Well, my husband doesn’t come to church either. I’m there on my own all the time.
Yes, that’s so the same as living on your own, and being pretty definitely single, isn’t it? Excuse me whilst I restrain myself from punching you for a thoughtless comment.
Also: I know that many married women work, raise kids, look after a household pretty much single-handed. And that is exhausting. Also, I know that there are growing numbers of women out there who bring their kids to church without their partner, for whatever reason. That’s another issue altogether. This particular rant is about me and since this is my blog, I think that’s OK. If I start ranting about me on *your* blog, then I would consider that out of order.
Very recently I was asked to help out with youth work at my church and I said no. Sunday evenings are frequently the only time in a week where I have downtime – me, Evensong, quiet night before the week ahead.
My church might describe itself as a family, but does it act like one? How deep does the unconditional welcome go? How often does it think about how people are unintentionally excluded? Families are about getting on with people you have no choice but to love; and being the place you call ‘home,’ regardless of where that actually might be or what the relationships might be like (same sex, blended, single parent – the actual make-up to me isn’t important). I have a lovely, if small Batts family who love, support, humour and tolerate me. Who understand how absolutely exhausting it is being on your own.
My train is late, what I really want is a relaxing bath. No-one to turn hot water on. I’ve worked hard, and I’m hungry; what’s for dinner? Whatever it is that I have shopped for, thought about, and prepared. The laundry needs doing, the flat needs cleaning, the car needs petrol, the cupboards are empty, shoes need cleaning and the ironing’s piling up, the bills need to be paid, the budget worked out, the landlord spoken to… every single thing that a household does, I do, and I do it by myself. Want to go out and meet friends? 95% of the time I organise that too, trying to fit around married couples’ commitments. Nothing social happens unless I am the one that makes it happen. I’m busy. Don’t forget the professional education and networking events to be attended. And did I mention the two trusteeships, the five committees (two of which are international), or the PhD, which I fit in? So yes, I’m busy. I have a limited backup team. In 6 years of commuting, I’ve once asked for a rescue from someone based at home (stuck at Marks Tey). There have been other incidents of unplanned overnights in London or Kent when I’ve just not been able to get home. Who on earth would I ask to come rescue me from Shenfield or Chelmsford, in the absence of a spare £50 for a cab fare? With whom do I discuss the joys and sorrows of life? With Twitter. Not quite the same as someone at home. And before you accuse me of creating a fictitious ideal marriage, remind me to tell you about the scar under my chin and why I know it’s not all roses.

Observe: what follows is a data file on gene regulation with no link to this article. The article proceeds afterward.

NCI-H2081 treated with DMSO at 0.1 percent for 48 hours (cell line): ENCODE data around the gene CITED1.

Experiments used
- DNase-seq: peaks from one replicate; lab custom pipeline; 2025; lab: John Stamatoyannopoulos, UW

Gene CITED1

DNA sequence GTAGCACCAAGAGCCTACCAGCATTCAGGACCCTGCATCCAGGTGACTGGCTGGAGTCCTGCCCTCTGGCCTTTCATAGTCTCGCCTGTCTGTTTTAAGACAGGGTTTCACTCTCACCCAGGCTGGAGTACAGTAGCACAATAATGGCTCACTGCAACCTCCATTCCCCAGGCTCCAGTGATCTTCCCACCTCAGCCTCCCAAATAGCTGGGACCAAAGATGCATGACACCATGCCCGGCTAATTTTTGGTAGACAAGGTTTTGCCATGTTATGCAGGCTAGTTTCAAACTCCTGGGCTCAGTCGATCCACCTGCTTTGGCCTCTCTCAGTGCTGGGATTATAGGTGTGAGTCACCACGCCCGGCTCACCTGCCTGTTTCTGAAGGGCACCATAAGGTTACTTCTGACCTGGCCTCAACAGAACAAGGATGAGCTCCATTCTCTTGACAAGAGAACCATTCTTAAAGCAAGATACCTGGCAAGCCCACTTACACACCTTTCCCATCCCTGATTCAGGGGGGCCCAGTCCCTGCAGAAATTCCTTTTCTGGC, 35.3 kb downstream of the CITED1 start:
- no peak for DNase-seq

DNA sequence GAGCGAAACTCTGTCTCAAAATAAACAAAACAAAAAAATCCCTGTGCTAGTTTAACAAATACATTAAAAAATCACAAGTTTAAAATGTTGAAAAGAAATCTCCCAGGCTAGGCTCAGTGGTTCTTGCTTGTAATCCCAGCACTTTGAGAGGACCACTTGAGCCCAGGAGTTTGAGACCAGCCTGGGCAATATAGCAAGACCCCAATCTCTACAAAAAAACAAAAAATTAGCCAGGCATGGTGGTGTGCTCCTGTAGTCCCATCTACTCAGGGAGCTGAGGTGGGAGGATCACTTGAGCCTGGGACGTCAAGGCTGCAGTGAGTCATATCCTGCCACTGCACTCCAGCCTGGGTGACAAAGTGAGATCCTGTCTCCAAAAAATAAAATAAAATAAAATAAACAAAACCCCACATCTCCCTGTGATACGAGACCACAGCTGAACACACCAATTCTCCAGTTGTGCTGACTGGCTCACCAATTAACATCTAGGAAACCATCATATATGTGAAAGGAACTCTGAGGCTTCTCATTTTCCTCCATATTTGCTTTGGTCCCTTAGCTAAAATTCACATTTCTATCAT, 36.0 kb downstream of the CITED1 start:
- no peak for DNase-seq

Yes, you’re busy too, with your job, your household, your kids’ commitments and your church commitments. But you have a family – you chose that; you expect that when you have kids, right? It might be a shock just quite how little cash or life you do have left, but the compensation is that you’re a parent; and you have the joys and rewards of that to go with it.
I get none of that. I haven’t even been required as a godparent to any of the squads of kids friends have. I just get the relentlessness of it always being my turn to do everything. It’s exhausting and it’s bone-crushingly lonely.
You go home to someone. I go home to no-one. You should try being at a bouncy, happy, all-age family service then going home and having lunch by yourself, then not speaking to anyone for the rest of the day. You want me to feel part of your church family? It’s going to take more than chit-chat over a lukewarm coffee.
So yeah, when I show up to church on my own, and you don’t talk to me because you’re busy with your existing friends or sorting out your kids, when you assume I’m perhaps less busy than you as I don’t have a family to look after, when having to be in church by yourself is so difficult cos your family is at home, or your husband’s cross because you’re busy: it does irk, to the point of punchiness. It’s not the same thing. Please don’t try to pretend it is.